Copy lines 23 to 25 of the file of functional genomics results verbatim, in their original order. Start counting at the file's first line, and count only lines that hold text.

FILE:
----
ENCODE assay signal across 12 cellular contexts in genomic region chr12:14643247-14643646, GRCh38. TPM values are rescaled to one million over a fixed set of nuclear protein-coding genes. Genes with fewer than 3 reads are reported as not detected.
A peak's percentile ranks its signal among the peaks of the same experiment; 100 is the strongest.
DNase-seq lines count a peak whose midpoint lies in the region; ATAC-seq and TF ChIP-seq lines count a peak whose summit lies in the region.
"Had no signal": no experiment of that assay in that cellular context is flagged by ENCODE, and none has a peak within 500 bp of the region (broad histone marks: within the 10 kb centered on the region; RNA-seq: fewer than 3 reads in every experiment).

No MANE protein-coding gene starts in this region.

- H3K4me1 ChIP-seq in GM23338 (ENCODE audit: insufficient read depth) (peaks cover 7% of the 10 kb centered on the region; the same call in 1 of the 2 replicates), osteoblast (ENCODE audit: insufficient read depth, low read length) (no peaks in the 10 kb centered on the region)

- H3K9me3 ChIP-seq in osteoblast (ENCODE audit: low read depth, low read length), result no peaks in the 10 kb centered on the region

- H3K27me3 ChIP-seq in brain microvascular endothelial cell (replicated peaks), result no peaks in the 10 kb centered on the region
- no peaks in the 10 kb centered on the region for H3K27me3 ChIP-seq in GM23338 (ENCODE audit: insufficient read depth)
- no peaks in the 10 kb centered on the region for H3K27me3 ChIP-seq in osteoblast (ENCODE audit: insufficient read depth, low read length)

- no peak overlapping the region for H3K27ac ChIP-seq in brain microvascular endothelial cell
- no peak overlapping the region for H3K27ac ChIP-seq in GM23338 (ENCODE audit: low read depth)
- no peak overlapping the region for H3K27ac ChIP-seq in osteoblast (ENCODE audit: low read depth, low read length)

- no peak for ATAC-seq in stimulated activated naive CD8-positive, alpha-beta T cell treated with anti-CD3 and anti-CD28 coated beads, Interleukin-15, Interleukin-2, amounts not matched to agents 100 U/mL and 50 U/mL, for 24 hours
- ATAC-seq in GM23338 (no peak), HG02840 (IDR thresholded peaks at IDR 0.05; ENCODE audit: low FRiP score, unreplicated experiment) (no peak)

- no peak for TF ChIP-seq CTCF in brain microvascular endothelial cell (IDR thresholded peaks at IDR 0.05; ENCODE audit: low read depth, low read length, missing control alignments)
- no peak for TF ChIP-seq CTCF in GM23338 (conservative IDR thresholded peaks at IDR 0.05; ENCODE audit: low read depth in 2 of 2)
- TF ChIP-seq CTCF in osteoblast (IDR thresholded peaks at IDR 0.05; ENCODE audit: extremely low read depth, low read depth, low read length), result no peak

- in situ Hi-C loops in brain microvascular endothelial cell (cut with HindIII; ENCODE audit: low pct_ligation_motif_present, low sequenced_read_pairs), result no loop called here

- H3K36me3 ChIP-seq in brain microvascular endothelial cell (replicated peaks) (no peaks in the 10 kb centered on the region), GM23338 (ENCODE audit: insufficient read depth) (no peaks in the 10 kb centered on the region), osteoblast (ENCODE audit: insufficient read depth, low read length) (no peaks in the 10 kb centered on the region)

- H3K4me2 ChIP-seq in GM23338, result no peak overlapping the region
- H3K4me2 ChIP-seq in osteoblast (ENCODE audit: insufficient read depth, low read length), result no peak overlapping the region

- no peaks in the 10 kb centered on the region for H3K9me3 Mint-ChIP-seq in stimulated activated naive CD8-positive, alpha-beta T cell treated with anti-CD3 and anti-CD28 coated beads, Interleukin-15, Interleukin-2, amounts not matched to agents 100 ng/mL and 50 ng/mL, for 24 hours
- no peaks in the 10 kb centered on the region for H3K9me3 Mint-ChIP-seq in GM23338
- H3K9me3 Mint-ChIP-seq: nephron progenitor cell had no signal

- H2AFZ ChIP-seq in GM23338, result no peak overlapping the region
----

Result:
- no peaks in the 10 kb centered on the region for H3K9me3 Mint-ChIP-seq in stimulated activated naive CD8-positive, alpha-beta T cell treated with anti-CD3 and anti-CD28 coated beads, Interleukin-15, Interleukin-2, amounts not matched to agents 100 ng/mL and 50 ng/mL, for 24 hours
- no peaks in the 10 kb centered on the region for H3K9me3 Mint-ChIP-seq in GM23338
- H3K9me3 Mint-ChIP-seq: nephron progenitor cell had no signal